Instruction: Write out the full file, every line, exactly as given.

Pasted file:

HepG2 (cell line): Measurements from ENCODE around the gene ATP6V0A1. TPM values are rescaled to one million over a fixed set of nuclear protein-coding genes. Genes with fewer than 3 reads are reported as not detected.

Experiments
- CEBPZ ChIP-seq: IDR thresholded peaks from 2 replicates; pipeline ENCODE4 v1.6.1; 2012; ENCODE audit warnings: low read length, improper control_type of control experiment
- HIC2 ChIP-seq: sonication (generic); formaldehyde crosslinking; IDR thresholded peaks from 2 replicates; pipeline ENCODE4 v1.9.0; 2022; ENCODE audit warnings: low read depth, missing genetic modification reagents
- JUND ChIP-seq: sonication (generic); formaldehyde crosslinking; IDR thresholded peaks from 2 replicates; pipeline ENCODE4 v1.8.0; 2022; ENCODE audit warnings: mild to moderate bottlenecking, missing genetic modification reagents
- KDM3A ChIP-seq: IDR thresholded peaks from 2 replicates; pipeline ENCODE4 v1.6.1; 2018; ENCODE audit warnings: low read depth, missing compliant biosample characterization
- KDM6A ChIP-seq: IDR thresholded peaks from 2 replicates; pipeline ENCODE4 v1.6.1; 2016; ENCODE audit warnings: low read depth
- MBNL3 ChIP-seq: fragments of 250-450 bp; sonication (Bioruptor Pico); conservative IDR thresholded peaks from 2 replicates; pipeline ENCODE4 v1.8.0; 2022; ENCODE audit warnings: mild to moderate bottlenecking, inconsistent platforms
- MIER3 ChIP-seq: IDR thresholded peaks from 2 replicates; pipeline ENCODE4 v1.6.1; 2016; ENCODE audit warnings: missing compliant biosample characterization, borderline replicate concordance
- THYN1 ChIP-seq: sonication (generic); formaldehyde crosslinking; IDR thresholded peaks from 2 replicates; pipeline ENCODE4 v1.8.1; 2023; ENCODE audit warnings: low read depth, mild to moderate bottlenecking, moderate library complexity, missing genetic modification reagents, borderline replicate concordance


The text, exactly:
HepG2 (cell line): Measurements from ENCODE around the gene ATP6V0A1. TPM values are rescaled to one million over a fixed set of nuclear protein-coding genes. Genes with fewer than 3 reads are reported as not detected.

Experiments
- CEBPZ ChIP-seq: IDR thresholded peaks from 2 replicates; pipeline ENCODE4 v1.6.1; 2012; ENCODE audit warnings: low read length, improper control_type of control experiment
- HIC2 ChIP-seq: sonication (generic); formaldehyde crosslinking; IDR thresholded peaks from 2 replicates; pipeline ENCODE4 v1.9.0; 2022; ENCODE audit warnings: low read depth, missing genetic modification reagents
- JUND ChIP-seq: sonication (generic); formaldehyde crosslinking; IDR thresholded peaks from 2 replicates; pipeline ENCODE4 v1.8.0; 2022; ENCODE audit warnings: mild to moderate bottlenecking, missing genetic modification reagents
- KDM3A ChIP-seq: IDR thresholded peaks from 2 replicates; pipeline ENCODE4 v1.6.1; 2018; ENCODE audit warnings: low read depth, missing compliant biosample characterization
- KDM6A ChIP-seq: IDR thresholded peaks from 2 replicates; pipeline ENCODE4 v1.6.1; 2016; ENCODE audit warnings: low read depth
- MBNL3 ChIP-seq: fragments of 250-450 bp; sonication (Bioruptor Pico); conservative IDR thresholded peaks from 2 replicates; pipeline ENCODE4 v1.8.0; 2022; ENCODE audit warnings: mild to moderate bottlenecking, inconsistent platforms
- MIER3 ChIP-seq: IDR thresholded peaks from 2 replicates; pipeline ENCODE4 v1.6.1; 2016; ENCODE audit warnings: missing compliant biosample characterization, borderline replicate concordance
- THYN1 ChIP-seq: sonication (generic); formaldehyde crosslinking; IDR thresholded peaks from 2 replicates; pipeline ENCODE4 v1.8.1; 2023; ENCODE audit warnings: low read depth, mild to moderate bottlenecking, moderate library complexity, missing genetic modification reagents, borderline replicate concordance